Heike Liebau, Zentrum Moderner Orient
Reviewed by external referees on behalf of the General Editors
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- Fischer, Fritz: Germany´s Aims in the First World War, New York, 1967, p. 133.
- Aspengren, Henrik Chetan: Indian Revolutionaries Abroad: Revisiting Their silent moments, in: Journal of Colonialism and Colonial History, v. 15, n 3, 2014.
- Aspengren, Henrik Chetan: Indian revolutionaries abroad. Revisiting their silent moments, in: Journal of Colonialism and Colonial History 15/3, 2014, doi:10.1353/cch.2014.0045.
- Barooah, Nirode K.: Chatto. The life and times of an anti-imperialist in Europe, New Delhi 2004: Oxford University Press.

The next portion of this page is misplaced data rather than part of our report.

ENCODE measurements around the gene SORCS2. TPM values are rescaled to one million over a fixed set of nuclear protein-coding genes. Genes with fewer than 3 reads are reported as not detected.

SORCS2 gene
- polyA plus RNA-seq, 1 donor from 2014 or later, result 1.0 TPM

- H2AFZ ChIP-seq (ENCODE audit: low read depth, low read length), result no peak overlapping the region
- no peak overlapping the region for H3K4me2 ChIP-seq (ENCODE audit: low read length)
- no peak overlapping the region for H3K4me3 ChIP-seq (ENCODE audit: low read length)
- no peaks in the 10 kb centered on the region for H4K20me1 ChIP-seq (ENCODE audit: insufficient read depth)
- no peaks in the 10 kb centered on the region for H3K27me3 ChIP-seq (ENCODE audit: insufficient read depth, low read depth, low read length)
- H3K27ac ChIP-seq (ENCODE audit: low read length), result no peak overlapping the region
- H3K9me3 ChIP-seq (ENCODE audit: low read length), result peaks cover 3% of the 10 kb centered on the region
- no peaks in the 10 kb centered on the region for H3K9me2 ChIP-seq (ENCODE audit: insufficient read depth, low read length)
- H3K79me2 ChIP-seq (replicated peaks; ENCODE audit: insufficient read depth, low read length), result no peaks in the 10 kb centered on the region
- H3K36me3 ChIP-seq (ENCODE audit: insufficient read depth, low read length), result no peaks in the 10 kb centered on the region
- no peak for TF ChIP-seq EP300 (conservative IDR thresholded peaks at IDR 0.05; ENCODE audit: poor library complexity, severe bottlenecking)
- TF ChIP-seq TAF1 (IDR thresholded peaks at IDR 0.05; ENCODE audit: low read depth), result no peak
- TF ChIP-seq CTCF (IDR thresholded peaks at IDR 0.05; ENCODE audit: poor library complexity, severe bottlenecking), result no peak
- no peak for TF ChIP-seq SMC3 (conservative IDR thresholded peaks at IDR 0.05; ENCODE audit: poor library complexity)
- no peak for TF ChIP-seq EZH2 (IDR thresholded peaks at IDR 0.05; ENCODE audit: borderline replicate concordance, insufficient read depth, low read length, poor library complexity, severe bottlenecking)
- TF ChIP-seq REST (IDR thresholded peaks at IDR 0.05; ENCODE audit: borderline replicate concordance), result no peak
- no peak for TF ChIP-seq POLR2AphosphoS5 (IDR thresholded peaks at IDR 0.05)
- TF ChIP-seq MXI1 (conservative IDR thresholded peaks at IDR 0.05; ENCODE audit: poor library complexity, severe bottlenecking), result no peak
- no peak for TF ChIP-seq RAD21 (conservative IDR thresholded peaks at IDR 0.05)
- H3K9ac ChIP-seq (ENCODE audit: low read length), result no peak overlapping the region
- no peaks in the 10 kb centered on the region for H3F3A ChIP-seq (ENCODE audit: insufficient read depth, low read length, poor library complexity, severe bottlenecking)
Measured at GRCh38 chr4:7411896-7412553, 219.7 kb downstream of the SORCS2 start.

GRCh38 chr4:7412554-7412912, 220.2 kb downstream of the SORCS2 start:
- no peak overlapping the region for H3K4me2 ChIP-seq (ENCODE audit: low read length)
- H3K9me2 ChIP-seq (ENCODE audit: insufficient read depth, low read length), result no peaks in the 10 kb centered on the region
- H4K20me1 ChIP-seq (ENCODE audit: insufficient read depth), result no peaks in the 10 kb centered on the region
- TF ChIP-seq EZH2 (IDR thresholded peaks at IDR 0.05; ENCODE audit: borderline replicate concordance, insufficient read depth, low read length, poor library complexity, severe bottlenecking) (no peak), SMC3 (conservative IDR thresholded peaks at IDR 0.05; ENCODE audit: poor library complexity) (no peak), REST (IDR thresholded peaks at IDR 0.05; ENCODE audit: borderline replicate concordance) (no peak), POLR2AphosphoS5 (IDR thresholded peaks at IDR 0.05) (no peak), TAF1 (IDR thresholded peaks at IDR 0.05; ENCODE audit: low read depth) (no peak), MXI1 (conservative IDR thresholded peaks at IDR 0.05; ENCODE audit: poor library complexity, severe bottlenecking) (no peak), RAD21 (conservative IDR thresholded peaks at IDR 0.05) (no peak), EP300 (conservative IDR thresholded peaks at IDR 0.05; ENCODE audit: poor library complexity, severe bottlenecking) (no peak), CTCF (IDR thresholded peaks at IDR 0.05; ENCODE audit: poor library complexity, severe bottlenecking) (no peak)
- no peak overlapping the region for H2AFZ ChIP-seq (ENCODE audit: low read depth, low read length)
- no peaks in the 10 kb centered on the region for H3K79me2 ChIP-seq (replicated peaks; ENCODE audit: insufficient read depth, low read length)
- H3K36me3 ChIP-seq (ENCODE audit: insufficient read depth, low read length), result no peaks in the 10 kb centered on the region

- Fischer, Fritz: Germany's aims in the First World War, New York 1967: W. W. Norton.
- Manjapra, Kris: Age of entanglement. German and Indian intellectuals across empire, Cambridge 2014: Harvard University Press.
- Owen, Nicholas: The soft heart of the British Empire. Indian radicals in Edwardian London, in: Past & Present 220/1, 2013, pp. 143-184.
- Price, Ruth: The lives of Agnes Smedley, Oxford; New York 2005: Oxford University Press.